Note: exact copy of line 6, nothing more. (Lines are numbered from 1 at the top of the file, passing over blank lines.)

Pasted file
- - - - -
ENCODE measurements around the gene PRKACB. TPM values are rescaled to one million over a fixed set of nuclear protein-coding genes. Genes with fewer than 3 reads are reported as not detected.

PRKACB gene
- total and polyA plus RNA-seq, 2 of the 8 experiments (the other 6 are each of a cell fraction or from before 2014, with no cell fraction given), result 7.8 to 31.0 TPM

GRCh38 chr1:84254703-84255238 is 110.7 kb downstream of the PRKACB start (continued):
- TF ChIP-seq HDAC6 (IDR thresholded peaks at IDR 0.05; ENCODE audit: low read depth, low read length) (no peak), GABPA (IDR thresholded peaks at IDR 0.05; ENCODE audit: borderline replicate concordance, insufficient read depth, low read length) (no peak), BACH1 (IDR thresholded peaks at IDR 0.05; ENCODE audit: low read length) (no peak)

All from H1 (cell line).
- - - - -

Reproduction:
All from H1 (cell line).